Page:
Her mother had a bad feeling. She had been avoiding the news but opened her PC and searched for demonstrations in the city that day. Her heart fell. Downtown there had been a major confrontation when a countermarch T-boned the one demanding justice for Floyd. The lead car, confederate and neo-Nazi flags flying, crashed through a weak police line and into the other marchers. The police started to fire at the car and the fascists started swinging chains. Pandemonium broke out. The early reports said that there were at least two dozen injuries, some serious.
She called her daughter and said she was coming over. “Us Huxley women got to stick together. It was the same with me and your father. Sometimes he’d go off to a rally and I wouldn’t hear from him for a day – it was before cell phones. He would come in late, with a smile plastered from ear to ear telling me what a great demo it was. Probably Jerry following in his father-in-law’s footsteps. I’m coming, you shouldn’t have to wait alone. No, don’t worry. It’s not any problem.”
At midnight they started calling the local ERs who either replied there was no there called Jerry Snyder or said they couldn’t give out that information.
By 3 AM they gave up. Anne made up a bed on the couch for her mother. They both had a few hours of fretful sleep before the door rang at 7 AM. A representative from the police department asked to come in.
“Are either of you Ms. Jerry Snyder?”
Anne nodded. “Umm. That’s me. This’s my mother, Mrs. Mary Huxley. What’s happened? Where’s my daughter? Is Jerry all right?”
“I’m afraid not. You remember that protest march yesterday downtown? Well, another march tried to stop them. We tried to keep them apart but I guess when their leader saw the ANTIFA group march by with their signs, it was too much for him and he gunned his car through the police line. The rest of them followed, some swinging chains. We did our best to stop them, but I’m afraid there were a lot of injuries and your husband and daughter, well, didn’t make it after we got them to the hospital. I’m sorry. We’ll need you to come down to the station later today to make the official identification. Here’s my card. You should call the number on the back after 1 this afternoon.”
Mrs. Huxley clenched her fists.
The officer held up his hands. “Ma’am, I sorry I’m just the messenger and can’t tell you anything else. Trust me; I don’t like this either. I’ve got to go. Maybe you should see about getting a lawyer but I never told you this. I’m sorry for your losses.”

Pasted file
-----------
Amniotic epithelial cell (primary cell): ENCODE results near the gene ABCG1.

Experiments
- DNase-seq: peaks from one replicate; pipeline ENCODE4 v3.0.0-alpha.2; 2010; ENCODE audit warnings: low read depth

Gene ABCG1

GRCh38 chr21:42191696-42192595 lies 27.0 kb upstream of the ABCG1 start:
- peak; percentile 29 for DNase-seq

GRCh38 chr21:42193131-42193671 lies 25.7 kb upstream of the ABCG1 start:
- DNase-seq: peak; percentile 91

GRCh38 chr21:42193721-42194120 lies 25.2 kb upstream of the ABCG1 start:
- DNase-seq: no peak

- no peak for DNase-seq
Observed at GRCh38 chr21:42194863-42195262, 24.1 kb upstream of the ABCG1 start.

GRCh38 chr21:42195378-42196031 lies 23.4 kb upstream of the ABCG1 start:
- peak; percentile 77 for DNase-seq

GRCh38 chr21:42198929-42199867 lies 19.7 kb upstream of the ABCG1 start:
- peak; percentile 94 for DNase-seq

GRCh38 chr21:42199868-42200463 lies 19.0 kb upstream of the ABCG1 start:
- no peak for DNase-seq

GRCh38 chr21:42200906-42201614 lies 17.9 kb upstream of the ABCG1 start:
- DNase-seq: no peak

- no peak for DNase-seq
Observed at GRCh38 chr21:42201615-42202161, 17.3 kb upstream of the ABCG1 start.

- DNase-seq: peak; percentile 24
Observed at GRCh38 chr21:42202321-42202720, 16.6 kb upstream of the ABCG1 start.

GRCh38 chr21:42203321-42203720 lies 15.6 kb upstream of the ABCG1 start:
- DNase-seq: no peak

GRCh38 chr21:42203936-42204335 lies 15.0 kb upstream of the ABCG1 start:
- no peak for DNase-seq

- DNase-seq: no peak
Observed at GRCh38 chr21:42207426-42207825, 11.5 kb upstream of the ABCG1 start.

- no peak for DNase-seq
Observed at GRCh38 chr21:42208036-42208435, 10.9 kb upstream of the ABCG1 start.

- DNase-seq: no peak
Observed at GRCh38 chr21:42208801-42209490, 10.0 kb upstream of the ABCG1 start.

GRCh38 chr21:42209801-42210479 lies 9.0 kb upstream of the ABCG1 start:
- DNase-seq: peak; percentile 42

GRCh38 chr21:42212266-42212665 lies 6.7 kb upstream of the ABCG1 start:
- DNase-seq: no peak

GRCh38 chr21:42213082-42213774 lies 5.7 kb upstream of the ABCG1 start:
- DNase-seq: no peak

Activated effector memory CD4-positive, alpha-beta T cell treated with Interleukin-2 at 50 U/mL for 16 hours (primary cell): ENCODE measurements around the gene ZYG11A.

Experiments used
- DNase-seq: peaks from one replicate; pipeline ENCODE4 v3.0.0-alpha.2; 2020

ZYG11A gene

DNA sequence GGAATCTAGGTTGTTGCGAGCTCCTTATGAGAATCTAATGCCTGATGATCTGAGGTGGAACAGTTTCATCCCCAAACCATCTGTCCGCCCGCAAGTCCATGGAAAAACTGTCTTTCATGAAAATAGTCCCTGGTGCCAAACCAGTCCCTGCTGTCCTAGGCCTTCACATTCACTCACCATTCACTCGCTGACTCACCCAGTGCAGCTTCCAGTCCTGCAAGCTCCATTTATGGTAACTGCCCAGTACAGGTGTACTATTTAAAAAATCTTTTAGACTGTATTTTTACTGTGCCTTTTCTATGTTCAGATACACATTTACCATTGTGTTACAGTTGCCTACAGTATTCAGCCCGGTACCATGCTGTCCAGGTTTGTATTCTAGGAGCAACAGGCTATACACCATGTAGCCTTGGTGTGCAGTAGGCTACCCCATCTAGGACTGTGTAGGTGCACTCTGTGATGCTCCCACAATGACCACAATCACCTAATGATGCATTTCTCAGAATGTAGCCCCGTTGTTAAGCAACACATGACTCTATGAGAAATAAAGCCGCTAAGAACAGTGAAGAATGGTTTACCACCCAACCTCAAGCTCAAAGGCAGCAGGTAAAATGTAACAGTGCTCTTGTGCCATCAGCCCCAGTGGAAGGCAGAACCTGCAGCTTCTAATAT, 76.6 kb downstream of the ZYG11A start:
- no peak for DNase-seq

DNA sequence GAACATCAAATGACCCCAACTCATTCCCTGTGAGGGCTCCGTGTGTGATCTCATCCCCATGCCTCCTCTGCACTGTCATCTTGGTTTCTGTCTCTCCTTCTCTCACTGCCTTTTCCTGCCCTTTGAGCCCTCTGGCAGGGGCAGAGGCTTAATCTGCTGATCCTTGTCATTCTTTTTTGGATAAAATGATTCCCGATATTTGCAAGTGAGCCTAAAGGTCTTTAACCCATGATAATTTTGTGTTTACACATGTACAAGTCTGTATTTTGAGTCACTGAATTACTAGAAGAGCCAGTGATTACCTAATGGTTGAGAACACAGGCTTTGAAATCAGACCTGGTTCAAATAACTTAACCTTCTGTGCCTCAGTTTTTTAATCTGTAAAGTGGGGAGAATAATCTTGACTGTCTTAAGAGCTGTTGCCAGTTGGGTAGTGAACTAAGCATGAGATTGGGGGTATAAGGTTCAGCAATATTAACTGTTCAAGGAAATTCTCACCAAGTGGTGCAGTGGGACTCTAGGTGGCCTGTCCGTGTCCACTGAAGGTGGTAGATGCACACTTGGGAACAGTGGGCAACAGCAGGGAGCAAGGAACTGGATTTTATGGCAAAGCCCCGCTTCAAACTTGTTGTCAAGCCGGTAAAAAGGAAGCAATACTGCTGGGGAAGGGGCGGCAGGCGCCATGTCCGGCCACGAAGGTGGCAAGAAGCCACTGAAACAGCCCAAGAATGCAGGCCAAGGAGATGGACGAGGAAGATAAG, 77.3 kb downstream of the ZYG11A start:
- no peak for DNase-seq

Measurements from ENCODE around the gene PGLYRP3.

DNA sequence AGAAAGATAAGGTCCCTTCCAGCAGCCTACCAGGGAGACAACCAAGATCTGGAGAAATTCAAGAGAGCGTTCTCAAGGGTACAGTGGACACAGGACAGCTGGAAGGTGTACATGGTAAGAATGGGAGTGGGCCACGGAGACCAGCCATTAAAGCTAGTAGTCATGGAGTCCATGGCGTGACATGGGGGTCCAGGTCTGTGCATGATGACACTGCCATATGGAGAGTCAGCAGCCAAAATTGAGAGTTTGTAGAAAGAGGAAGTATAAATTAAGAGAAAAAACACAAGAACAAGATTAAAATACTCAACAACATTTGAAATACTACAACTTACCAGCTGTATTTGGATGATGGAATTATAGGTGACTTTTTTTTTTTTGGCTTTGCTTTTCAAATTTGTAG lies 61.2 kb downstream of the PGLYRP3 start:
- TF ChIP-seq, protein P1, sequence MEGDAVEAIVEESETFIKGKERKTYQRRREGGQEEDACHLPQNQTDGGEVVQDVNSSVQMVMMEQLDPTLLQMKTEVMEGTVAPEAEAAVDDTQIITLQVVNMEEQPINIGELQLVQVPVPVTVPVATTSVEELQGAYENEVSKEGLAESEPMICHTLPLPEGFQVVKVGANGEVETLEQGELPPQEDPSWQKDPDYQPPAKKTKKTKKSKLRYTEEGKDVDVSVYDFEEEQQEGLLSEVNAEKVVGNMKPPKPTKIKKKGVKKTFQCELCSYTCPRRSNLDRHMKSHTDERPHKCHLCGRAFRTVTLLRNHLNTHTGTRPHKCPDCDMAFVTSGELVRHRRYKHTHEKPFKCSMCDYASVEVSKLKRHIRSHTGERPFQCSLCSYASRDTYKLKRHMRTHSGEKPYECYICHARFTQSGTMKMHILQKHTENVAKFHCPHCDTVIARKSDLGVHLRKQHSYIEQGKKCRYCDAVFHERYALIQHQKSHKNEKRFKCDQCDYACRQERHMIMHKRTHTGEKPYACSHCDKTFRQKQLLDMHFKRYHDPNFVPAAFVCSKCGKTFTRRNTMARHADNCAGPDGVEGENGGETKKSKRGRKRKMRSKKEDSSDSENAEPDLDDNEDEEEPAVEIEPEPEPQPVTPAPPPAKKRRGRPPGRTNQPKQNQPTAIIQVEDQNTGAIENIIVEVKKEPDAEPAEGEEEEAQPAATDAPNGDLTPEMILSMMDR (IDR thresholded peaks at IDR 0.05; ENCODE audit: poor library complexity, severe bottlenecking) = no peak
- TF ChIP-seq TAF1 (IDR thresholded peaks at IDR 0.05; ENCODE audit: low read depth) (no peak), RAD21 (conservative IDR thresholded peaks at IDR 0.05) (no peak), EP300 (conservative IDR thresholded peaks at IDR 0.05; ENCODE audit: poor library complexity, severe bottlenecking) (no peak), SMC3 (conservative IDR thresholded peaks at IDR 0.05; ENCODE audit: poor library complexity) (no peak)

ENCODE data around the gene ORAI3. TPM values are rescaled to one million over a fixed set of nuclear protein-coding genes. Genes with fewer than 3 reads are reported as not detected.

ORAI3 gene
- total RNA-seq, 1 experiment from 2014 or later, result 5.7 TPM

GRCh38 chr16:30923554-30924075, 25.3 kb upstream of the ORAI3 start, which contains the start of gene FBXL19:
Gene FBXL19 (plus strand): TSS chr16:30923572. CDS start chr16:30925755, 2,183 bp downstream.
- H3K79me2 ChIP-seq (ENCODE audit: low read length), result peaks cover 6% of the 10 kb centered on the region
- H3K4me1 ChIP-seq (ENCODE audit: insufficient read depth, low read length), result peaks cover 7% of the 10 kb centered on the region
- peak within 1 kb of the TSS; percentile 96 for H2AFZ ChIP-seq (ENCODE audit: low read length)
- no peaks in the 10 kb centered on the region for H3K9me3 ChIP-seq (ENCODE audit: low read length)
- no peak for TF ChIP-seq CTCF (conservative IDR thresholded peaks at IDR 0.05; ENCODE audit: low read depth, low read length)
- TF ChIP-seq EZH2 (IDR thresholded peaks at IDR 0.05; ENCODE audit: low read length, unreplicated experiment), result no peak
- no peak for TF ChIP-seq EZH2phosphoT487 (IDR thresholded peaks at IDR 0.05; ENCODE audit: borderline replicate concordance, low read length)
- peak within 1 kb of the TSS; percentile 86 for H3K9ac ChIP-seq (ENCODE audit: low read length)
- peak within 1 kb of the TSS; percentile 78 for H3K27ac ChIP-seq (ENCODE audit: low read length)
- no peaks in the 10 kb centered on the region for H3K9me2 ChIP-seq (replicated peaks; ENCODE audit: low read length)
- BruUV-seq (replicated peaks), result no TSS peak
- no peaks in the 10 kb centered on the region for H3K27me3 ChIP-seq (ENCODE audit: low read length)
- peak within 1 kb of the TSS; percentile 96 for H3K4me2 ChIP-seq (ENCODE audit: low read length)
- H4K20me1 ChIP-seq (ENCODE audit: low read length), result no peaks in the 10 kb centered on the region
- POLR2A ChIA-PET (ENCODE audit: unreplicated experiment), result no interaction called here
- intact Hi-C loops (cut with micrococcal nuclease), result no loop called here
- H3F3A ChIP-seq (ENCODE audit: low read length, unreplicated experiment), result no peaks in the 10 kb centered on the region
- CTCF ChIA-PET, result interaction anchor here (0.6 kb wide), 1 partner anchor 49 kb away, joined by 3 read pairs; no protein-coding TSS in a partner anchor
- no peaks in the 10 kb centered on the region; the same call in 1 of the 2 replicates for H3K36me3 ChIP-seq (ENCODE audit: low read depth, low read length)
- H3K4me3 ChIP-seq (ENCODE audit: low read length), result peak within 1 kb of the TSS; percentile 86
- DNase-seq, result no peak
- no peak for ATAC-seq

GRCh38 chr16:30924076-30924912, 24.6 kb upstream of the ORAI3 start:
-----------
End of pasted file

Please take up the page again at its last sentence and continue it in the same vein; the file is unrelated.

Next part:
They engaged a civil rights lawyer who suggested that while it was conclusive that both her husband and daughter were severely injured by the car it might be difficult to prove that it was the sole cause of their deaths because of the subsequent riot. Indeed, Jerry seemed to have been hit by several rubber bullets. A better tact may be to sue the city for not providing adequate protection for the marchers.
Anna told him that she thought Jerry was only there to lend his moral support.
The lawyer asked if this was the first time Jerry was at a demonstration.
Anna answered, “No, but it was Emily’s first time.”
“Hmm, in that case I think it would be best to wait for the dust to settle before deciding on a course of action.”
Ten days later the bodies were released for burial.
2. The Last Time
“Tyrone, you listening to me?”
Tyrone, not bothering to look up from tying his sneakers, grunts, “Yeah.”
“Tyrone Washington, you hear me? No way you taking our daughter to that protest. She’s only three. I don’t give a rat’s ass that that Pence pansy is going to be there and they got signs with every brother that’s been put down by the police lined up from downtown to the airport. You keep away.”
He mutters, “They planning to say those names as he drives by – starting with George Floyd,” but Nakisha goes on, her voice getting louder. “Don’t care if it was orange-ass himself coming and across the street was another lineup with the names of all those lynched since 1619. No reason for you to be there with our daughter. You understand what I’m saying, Mr. Washington?”